co.get("Value"));
    	}
    }

    In the previous examples, we’ve been retrieving a single-dimensional arrays. It is possible however, to get
    an array of arrays, either for primitive- and reference-type objects. Here are the examples:

    Value-typed nested arrays:

    static void getArrayOfIntArraysExample() throws JavonetException{
    	
    	NObject arrayService = Javonet.New("ArrayService");
    	NObject[] arrayOfIntArrays = arrayService.invoke("GetArrayOfIntArrays");
    	
    	System.out.format("[Java] Contents of primitive-type array of arrays: %n");
    	
    	for (NObject intArray : arrayOfIntArrays){
    		
    		for (int i = 0; i < intArray.<Integer>get("Length"); i++){
    			
    			System.out.format("%s ", intArray.<Integer>getIndex(i));
    		
    		}
    	
    	    System.out.println();
    	
    	}
    }
    

    Reference-type nested arrays:

    static void getArrayOfCustomObjectArraysExample() throws JavonetException{
    	
    	NObject arrayService = Javonet.New("ArrayService");
    	NObject[] arrayOfCOArrays = arrayService.invoke("GetArrayOfCustomObjectArrays");
    	
    	System.out.format("[Java] Contents of reference-type array of arrays: %n");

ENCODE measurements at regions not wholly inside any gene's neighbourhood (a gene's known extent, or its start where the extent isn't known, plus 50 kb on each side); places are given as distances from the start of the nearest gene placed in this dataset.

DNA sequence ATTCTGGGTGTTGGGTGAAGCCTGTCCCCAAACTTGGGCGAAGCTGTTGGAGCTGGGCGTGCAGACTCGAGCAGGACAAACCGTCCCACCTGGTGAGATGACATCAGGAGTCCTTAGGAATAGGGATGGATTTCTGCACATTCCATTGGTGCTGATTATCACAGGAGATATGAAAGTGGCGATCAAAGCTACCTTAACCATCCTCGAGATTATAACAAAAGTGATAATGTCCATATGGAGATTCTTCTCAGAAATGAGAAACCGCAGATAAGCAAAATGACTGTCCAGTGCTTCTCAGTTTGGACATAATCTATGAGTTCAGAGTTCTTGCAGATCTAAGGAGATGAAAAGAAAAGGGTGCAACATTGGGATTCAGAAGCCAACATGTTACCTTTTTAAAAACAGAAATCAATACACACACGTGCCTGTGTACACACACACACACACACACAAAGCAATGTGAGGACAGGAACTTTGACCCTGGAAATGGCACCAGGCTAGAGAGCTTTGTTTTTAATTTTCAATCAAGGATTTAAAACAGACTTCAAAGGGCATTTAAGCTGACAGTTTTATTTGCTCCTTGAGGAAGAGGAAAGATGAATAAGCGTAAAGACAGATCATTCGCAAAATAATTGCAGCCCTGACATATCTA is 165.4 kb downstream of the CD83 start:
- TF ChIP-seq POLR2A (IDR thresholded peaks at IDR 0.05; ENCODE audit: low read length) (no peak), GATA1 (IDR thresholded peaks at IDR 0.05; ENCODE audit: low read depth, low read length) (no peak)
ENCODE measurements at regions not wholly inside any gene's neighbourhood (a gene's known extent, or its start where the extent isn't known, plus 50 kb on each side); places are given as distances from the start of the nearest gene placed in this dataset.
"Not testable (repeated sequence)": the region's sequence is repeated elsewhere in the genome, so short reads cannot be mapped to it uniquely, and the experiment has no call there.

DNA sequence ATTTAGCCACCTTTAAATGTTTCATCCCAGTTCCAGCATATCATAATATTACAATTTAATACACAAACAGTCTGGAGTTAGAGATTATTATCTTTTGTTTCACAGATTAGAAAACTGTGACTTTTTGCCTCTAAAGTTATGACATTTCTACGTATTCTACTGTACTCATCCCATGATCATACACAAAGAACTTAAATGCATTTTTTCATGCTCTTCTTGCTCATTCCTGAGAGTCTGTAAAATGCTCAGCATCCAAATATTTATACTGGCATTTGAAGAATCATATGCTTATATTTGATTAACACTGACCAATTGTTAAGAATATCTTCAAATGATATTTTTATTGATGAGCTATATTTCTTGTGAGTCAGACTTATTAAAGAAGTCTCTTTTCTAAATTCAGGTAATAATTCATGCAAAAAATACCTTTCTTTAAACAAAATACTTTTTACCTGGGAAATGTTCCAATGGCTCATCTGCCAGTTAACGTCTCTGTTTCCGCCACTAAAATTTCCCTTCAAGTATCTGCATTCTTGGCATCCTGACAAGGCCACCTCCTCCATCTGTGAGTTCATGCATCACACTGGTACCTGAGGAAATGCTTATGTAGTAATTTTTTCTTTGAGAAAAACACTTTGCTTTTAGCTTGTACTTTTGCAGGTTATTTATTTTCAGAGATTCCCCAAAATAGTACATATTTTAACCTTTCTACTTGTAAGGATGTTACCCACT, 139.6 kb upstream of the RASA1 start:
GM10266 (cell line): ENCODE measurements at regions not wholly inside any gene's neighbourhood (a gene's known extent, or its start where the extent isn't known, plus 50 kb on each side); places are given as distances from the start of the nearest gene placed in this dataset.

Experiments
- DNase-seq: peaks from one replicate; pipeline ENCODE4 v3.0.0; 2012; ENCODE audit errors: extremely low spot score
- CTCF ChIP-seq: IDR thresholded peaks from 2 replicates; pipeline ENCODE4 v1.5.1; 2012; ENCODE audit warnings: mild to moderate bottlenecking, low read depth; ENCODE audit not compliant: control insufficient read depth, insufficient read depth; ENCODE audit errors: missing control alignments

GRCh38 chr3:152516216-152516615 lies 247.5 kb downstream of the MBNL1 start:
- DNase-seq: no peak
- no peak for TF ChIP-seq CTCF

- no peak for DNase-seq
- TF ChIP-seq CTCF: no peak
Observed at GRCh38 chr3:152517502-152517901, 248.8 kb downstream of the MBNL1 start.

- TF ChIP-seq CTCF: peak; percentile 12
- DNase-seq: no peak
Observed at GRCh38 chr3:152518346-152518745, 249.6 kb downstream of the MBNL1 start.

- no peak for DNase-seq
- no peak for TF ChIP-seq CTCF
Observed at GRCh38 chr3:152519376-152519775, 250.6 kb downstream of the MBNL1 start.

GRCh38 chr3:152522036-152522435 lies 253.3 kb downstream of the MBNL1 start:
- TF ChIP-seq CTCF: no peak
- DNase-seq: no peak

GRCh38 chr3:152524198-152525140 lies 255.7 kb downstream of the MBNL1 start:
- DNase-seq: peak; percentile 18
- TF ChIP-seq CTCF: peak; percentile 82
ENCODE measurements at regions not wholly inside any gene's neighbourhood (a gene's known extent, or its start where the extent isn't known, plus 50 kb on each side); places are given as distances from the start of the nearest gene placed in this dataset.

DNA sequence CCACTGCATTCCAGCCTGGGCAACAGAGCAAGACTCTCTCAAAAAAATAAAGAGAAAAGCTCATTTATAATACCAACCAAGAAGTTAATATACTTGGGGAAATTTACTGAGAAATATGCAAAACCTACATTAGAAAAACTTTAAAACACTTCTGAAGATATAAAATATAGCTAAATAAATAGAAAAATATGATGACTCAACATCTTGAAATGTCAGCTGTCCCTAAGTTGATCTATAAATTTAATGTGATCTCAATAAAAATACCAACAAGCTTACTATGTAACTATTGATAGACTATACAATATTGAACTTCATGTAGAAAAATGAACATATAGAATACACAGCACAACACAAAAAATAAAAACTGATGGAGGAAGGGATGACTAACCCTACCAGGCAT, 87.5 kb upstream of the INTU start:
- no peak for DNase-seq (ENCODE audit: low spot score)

for (NObject coArray : arrayOfCOArrays){
    
    		for (int i = 0; i < coArray.<Integer>get("Length"); i++){
    
    			NObject co = coArray.getIndex(i);
    			System.out.format("%s[%d] ",
    			co.get("Name"),
    			co.get("Value"));
    
    		}
    
    		System.out.println();
    	}
    }
    

    Unfortunately, current version of Javonet framework does not support retrieval of arrays containing arraytype
    objects, nested more than once. Also, the multidimensional arrays (in the .NET way of things) are not
    supported either. Thankfully, despite the fact, that such cases are not that common and/or easy
    workarounds exist, it is considered as viable enhancement, which most probably will be shipped in one of
    the upcoming versions.

    Passing .NET array

    Being aware of the automatic type conversion for value-typed arrays, it is absolutely safe to pass regular
    Java arrays as arguments to the .NET code. Similarily as when retrieving primitive arrays, it is necessary to
    work with the boxed wrappers.

    static void useIntArrayExample() throws JavonetException{
    	
    	NObject arrayService = Javonet.New("ArrayService");
    	
    	Integer[] intArray = { 1, 2, 3, 4};
    	
    	arrayService.invoke("UseIntArray", new Object[]{intArray});
    }

    In case we need to send a reference-type array, all we need to do is create an array of NObjects and
    populate it, as shown in the next example.

    static void useCustomObjectArrayExample() throws JavonetException{
    	
    	NObject arrayService = Javonet.New("ArrayService");
    	
    	NObject[] cuArray = {
    		Javonet.New("CustomObject", "D", 1),
    		Javonet.New("CustomObject", "E", 2)
    	};
    	
    	arrayService.invoke("UseCustomObjectArray", new Object[]{cuArray});
    }